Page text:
The impacts of the Section 311 action on FBME have been severe. After FinCEN’s initial finding that FBME was a primary money laundering concern, FBME’s U.S. correspondent banks severed their relationships with the bank without waiting for any rule to be finalized. Moreover, the Central Bank of Cyprus placed FBME’s Cyprus branch “under resolution,” and Tanzania’s central bank, the Bank of Tanzania, took over management of FBME’s headquarters in Tanzania.
Following the district court’s most recent ruling, the Bank of Tanzania announced that it had discontinued all banking operations by FBME, revoked its banking business license, and placed it under liquidation effective May 8, 2017. It is unclear whether the bank will survive to complete its appeal.
The court’s ruling that FinCEN must make available the unclassified, non-privileged exhibits as part of the rulemaking process is a significant procedural win that is likely to bring increased transparency to future Section 311 actions. However, this will not pose a significant obstacle to FinCEN’s ability to impose special measure under this section, make future 311 designations, and the case overall remains an important win for the government and a strong initial “stress test” of the Section 311 tool in contentious litigation with a well-represented party. The court upheld FinCEN’s ability to rely on classified intelligence and, moreover, unclassified SARs to support a Section 311 action without disclosing these underlying documents to the target of the action or to the public. It applied a highly deferential standard of review of the agency’s substantive determination that FBME was a primary money laundering concern, and its application of facts to the statutory factors the agency was required to consider in deciding which special measure to impose, requiring only that the agency show that it had considered each factor. It held that FBME was likely not entitled to due process under the U.S. Constitution solely by virtue of holding a U.S. correspondent account and that, even if it was, it would not have been entitled to more process than it received through FinCEN’s amended public rulemaking process. And it rejected FBME’s arguments to re-open the administrative record FinCEN relied on and to conduct civil discovery. Even the court’s procedural holding on access to the unclassified, non-privileged exhibits serves mostly to align Section 311 actions with previous case law in the similar context of sanctions imposed by the Treasury Department’s Office of Foreign Assets Control, where such exhibits are made available to parties challenging sanctions designations.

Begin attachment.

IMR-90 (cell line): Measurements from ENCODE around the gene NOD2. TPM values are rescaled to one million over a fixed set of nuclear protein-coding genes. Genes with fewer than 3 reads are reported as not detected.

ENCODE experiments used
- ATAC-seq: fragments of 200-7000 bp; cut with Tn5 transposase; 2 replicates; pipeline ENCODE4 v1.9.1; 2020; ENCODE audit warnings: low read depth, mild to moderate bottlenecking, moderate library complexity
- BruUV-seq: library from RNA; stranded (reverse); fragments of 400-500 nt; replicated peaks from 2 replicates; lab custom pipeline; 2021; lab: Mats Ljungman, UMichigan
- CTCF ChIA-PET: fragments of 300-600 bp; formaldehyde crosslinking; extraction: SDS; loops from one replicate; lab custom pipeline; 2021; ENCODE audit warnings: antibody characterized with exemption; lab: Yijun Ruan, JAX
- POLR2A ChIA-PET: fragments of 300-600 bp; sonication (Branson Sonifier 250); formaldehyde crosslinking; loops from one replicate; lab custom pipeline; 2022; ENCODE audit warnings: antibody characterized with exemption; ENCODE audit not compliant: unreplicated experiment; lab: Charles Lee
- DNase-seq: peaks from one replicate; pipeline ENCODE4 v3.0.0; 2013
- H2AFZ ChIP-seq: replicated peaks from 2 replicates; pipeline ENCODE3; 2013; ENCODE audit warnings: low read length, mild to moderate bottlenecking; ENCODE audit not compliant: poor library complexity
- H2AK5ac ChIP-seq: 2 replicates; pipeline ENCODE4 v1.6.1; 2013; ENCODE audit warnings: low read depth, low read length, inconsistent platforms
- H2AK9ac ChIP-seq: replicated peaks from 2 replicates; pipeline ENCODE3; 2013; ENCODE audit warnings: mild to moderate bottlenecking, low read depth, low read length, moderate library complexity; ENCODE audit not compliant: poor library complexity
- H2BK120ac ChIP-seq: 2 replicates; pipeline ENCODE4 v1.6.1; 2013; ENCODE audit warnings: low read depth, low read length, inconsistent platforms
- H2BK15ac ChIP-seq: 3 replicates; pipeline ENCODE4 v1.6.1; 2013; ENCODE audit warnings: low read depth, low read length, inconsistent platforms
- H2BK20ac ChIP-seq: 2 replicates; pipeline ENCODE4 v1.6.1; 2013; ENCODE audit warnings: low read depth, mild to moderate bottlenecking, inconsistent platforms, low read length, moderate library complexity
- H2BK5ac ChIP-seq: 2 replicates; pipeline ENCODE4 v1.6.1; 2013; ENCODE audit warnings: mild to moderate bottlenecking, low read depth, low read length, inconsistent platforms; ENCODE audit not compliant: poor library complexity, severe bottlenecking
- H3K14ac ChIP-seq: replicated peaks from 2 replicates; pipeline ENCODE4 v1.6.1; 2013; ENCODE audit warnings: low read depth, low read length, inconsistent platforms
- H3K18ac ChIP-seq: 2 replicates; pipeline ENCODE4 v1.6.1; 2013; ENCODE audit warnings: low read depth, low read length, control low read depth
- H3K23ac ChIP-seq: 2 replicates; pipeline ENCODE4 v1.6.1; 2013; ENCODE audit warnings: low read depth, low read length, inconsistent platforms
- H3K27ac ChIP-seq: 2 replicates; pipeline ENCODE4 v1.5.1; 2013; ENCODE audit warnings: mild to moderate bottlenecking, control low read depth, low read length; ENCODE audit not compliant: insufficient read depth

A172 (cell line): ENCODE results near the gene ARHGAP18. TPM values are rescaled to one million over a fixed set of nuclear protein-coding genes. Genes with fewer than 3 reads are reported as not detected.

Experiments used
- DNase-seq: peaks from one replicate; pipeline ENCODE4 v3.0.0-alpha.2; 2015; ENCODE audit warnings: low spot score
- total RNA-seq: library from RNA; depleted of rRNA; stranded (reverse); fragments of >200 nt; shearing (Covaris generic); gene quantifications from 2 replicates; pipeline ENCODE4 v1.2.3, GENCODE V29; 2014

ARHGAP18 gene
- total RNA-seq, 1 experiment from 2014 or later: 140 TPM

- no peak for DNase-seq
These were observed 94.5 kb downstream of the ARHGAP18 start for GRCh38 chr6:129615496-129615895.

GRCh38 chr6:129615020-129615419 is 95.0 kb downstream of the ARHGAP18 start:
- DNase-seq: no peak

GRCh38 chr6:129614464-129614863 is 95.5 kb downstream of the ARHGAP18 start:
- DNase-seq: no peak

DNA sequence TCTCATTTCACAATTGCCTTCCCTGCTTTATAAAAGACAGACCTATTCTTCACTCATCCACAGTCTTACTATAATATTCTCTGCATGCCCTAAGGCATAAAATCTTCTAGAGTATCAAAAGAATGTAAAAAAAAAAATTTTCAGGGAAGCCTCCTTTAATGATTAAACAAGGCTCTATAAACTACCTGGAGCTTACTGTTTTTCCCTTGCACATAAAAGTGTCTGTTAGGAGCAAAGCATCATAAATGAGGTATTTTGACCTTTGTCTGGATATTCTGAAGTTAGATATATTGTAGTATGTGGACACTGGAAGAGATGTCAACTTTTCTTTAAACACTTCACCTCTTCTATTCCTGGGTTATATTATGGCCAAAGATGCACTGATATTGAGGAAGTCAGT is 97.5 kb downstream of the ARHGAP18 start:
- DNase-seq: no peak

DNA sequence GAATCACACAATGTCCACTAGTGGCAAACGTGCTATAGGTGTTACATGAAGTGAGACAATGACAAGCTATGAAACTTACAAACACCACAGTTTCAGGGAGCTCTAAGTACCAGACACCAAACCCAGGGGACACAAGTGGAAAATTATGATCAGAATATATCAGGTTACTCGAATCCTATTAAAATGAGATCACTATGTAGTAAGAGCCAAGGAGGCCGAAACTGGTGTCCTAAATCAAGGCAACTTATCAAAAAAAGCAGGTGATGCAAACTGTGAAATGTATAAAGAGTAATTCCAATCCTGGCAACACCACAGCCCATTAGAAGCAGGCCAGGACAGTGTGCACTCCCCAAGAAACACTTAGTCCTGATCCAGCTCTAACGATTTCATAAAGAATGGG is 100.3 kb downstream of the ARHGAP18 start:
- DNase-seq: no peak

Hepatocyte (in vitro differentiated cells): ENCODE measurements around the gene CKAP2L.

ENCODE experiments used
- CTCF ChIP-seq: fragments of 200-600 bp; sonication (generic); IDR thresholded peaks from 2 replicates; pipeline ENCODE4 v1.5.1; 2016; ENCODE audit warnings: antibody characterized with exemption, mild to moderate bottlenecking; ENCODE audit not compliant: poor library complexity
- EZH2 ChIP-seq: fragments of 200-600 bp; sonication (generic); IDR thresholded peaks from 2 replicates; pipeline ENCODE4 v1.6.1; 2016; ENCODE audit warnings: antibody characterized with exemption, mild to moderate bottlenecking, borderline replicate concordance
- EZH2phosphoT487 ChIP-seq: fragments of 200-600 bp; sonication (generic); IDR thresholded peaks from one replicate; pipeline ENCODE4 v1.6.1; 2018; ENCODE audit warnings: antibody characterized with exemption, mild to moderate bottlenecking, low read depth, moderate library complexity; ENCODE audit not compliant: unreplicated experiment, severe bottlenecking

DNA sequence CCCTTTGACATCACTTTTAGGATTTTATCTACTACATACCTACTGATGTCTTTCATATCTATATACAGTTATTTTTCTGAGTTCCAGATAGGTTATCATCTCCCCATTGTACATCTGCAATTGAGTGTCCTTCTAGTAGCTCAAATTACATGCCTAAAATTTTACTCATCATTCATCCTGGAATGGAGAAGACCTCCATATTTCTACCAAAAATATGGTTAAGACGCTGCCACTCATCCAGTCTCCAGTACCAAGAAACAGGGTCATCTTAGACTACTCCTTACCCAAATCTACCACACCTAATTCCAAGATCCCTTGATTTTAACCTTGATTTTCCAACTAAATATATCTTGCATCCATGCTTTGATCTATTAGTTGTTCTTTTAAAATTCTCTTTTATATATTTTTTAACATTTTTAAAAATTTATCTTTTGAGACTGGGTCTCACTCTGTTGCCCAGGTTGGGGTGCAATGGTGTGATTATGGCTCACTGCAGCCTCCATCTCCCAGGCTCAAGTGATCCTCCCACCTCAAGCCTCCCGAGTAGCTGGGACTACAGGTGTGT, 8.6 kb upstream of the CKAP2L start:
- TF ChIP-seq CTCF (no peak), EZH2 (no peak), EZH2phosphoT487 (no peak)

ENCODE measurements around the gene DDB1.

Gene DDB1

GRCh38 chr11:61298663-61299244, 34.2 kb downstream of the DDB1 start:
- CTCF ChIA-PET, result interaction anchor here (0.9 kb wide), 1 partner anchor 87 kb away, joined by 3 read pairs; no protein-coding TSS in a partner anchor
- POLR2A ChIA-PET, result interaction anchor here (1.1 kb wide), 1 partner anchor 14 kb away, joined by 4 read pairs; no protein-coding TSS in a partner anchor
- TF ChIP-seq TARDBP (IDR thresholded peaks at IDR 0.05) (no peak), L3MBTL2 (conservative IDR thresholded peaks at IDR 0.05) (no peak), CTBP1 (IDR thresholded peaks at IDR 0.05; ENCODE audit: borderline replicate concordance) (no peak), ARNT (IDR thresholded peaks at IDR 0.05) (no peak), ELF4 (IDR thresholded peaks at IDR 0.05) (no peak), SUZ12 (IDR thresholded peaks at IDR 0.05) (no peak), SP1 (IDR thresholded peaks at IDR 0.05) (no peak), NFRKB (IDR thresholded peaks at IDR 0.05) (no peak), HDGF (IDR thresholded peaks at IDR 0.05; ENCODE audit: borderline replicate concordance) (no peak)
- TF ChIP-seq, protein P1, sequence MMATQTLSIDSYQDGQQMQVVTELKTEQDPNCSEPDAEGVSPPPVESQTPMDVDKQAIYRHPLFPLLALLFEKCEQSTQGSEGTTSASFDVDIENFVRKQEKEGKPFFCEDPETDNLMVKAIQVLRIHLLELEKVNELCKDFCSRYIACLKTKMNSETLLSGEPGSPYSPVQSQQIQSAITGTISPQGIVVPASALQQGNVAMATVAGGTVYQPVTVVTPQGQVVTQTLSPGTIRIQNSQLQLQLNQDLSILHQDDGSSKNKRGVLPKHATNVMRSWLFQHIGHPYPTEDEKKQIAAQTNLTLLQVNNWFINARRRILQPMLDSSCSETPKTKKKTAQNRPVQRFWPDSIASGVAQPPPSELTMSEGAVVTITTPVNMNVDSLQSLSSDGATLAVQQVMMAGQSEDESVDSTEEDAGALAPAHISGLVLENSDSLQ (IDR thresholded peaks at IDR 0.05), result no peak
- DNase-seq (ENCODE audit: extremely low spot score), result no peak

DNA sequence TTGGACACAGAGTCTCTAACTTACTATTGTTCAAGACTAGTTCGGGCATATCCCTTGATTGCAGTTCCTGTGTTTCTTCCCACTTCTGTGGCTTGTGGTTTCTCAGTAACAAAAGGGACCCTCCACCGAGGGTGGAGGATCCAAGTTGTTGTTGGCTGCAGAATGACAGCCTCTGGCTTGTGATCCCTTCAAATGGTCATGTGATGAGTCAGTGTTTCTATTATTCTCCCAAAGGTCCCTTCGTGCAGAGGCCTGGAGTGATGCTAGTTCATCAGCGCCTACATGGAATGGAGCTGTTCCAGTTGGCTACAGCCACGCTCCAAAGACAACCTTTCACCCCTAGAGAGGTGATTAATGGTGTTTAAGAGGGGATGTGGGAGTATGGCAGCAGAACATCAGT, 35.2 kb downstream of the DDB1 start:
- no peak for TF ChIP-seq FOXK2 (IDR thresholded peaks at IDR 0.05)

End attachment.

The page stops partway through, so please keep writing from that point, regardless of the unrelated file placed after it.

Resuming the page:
In addition to FBME, there has been only one other fully litigated challenge to FinCEN’s use of Section 311. In Cierco v. Lew, the D.C. District Court dismissed a challenge to FinCEN’s NOF for Andorran bank Banco Privada d’Andorra as moot because the Andorran regulator responded to the NOF by seizing the bank with intent to liquidate it, prompting FinCEN to withdraw its NOF, concluding that the seizure rendered the bank no longer a money laundering “concern”. Both actions are from one court only – the D.C. District Court, a trial-level court. However, as the only decisions to address this issue, they are likely to carry outsized weight in any future challenge to FinCEN’s use of a Section 311, and to encourage more aggressive use by FinCEN of this tool, much as early OFAC victories on sanctions led to a substantial growth in sanctions designations.
One final issue is whether Section 311, which generally must be done through rulemaking, is affected by the recent Executive Order, 13771, which requires that two rules be identified for repeal for each new one proposed. Because this order excludes “regulations issued with respect to a military, national security, or foreign affairs function of the United States,” an exemption that almost certainly applies here, the order seems unlikely to serve as a brake on increased use of this tool.
The unclassified, non-privileged exhibits FinCEN published in the latter FBME rulemaking, and any future publication of such materials in future Section 311 actions, are likely to provide an important new source of information to regulated banks on red flags of potential money laundering activity and concerns that FinCEN and other anti-money laundering (AML) regulators may be focused on.
Banks should monitor any such information disclosed as part of future Section 311 designations, as well as information appearing directly in related proposed rules and findings, as an ongoing part of their compliance operations. U.S. banks that provide correspondent banking services for foreign financial institutions in particular should closely follow such information. Further, U.S. banks across the board should expect that regulators will hold them accountable for awareness of any money laundering red flags that appear in these documents.
Separately, the court’s decision provides important reassurance that SARs filed by regulated financial institutions are seeing use by FinCEN to address money laundering threats, but also that these reports will remain confidential and not be subject to public disclosure in future challenges to Section 311 designations.